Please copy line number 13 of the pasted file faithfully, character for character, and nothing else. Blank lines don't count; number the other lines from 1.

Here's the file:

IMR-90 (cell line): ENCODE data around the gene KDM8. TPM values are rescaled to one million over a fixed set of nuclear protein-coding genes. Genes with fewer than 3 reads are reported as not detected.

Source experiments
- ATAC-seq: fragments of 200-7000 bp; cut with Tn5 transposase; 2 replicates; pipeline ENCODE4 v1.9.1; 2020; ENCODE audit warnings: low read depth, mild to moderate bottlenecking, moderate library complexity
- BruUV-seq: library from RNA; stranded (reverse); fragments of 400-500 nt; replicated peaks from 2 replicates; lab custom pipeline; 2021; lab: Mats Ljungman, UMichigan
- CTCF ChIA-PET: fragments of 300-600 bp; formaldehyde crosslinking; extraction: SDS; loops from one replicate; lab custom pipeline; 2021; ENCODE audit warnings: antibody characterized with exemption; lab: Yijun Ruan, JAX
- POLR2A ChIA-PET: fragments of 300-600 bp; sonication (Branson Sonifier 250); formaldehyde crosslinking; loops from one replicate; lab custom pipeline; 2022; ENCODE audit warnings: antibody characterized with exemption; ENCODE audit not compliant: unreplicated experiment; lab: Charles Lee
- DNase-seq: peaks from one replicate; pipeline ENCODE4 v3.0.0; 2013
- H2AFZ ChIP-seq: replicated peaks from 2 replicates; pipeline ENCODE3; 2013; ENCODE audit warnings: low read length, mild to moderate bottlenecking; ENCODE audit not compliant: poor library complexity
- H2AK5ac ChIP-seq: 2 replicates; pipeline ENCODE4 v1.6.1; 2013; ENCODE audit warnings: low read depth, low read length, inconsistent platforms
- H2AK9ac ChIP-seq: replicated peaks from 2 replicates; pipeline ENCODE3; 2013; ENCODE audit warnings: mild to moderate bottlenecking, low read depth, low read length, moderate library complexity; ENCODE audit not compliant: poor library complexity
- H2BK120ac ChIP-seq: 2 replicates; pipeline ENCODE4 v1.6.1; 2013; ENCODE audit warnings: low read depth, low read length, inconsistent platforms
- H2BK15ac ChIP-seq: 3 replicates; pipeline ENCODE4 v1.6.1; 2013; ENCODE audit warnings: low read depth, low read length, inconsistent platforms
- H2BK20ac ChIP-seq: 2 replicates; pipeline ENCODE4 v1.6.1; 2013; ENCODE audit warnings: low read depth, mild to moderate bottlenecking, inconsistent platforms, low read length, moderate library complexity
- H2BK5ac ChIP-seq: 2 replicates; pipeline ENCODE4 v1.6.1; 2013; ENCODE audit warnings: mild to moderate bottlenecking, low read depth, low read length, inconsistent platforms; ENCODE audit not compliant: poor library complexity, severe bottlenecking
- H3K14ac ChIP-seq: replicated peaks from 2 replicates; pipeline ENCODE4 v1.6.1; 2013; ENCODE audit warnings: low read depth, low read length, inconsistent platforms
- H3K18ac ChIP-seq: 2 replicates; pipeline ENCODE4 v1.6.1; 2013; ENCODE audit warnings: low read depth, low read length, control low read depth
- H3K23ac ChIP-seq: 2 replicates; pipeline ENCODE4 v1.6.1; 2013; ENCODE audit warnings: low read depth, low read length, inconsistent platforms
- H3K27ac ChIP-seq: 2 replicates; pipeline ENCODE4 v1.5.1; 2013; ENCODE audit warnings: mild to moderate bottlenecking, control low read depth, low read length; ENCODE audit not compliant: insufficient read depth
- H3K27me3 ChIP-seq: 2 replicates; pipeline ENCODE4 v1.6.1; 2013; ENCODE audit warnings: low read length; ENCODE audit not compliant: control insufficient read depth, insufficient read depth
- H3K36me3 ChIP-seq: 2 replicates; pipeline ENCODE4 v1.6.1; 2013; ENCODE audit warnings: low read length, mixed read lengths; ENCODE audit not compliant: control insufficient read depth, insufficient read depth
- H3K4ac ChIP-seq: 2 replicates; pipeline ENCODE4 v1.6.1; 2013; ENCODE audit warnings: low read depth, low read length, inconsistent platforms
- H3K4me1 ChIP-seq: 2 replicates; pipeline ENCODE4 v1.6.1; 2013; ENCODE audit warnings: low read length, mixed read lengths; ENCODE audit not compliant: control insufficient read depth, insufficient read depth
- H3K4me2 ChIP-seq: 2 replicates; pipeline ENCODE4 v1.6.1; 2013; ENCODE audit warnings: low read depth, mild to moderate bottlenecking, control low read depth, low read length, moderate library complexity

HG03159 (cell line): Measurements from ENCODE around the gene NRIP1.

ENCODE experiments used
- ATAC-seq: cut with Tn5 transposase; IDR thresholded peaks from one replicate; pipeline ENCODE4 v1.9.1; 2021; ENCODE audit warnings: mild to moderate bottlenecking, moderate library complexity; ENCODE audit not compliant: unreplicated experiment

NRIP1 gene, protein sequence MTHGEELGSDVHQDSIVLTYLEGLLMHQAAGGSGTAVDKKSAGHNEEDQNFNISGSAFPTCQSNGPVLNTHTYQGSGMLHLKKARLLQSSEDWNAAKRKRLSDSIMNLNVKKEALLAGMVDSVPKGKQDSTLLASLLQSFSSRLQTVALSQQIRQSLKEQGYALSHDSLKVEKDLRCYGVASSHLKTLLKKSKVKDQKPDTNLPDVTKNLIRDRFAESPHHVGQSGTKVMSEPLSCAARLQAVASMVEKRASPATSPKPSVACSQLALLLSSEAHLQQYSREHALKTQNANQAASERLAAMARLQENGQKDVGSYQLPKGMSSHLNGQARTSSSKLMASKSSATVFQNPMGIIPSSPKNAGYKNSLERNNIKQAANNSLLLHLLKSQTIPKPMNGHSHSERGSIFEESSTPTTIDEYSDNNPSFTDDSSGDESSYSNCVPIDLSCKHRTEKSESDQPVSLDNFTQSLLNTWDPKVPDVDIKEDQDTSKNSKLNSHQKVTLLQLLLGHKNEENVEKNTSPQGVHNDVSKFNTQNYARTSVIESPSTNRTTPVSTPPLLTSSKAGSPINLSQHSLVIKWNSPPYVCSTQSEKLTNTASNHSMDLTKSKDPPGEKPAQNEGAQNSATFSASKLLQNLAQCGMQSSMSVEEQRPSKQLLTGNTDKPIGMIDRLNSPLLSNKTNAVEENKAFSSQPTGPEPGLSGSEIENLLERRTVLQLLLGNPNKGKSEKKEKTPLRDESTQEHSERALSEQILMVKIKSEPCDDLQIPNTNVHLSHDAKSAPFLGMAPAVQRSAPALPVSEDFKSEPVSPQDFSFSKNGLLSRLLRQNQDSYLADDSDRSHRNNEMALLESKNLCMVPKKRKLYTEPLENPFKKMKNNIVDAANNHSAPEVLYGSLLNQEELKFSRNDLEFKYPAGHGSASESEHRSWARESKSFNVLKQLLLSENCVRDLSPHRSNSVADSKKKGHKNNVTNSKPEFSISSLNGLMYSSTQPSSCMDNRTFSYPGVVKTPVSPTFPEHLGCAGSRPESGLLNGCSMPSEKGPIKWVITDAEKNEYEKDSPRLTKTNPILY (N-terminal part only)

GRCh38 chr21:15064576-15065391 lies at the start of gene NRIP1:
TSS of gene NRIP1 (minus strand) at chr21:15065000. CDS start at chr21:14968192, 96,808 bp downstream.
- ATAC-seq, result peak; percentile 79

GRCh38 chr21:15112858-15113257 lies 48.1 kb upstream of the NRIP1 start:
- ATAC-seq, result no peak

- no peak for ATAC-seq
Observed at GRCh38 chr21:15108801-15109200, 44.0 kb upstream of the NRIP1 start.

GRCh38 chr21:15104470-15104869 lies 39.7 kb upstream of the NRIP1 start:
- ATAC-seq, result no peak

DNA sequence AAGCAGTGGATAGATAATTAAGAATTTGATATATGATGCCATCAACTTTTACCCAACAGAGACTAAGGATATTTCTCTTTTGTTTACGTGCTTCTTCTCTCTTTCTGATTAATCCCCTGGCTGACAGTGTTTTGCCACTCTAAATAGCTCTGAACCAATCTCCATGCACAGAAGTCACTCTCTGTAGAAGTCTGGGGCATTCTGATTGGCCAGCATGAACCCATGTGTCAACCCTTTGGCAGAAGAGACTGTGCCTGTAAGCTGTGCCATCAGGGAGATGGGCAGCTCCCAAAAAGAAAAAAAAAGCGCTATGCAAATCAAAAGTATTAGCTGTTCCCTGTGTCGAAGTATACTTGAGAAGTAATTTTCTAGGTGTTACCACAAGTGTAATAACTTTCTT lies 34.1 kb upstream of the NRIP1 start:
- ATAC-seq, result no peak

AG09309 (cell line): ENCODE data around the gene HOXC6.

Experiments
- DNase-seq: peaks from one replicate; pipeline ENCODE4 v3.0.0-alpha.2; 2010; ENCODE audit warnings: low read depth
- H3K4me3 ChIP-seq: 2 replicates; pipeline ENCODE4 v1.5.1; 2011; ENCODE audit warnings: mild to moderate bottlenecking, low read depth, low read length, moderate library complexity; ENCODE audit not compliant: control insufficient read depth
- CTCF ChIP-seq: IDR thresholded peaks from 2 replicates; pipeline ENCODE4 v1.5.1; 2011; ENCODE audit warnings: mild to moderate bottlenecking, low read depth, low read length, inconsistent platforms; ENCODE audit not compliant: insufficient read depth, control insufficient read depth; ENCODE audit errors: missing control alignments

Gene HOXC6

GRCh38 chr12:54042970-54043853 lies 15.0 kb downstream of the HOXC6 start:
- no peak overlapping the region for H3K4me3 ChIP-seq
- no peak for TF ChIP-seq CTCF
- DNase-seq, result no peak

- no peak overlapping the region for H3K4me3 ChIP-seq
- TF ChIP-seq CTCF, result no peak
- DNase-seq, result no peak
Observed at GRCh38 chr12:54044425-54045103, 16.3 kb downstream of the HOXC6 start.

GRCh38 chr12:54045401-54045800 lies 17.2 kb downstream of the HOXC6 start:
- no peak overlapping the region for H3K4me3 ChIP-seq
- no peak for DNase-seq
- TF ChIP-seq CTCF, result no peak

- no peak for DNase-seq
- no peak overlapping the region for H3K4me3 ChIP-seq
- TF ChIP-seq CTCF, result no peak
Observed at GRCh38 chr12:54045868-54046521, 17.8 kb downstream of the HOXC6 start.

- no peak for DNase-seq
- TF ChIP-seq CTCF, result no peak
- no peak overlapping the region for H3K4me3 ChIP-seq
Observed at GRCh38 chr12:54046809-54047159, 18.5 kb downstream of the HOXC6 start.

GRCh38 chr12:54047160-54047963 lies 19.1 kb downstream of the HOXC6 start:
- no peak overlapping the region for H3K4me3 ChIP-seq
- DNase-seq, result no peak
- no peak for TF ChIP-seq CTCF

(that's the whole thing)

- H2BK20ac ChIP-seq: 2 replicates; pipeline ENCODE4 v1.6.1; 2013; ENCODE audit warnings: low read depth, mild to moderate bottlenecking, inconsistent platforms, low read length, moderate library complexity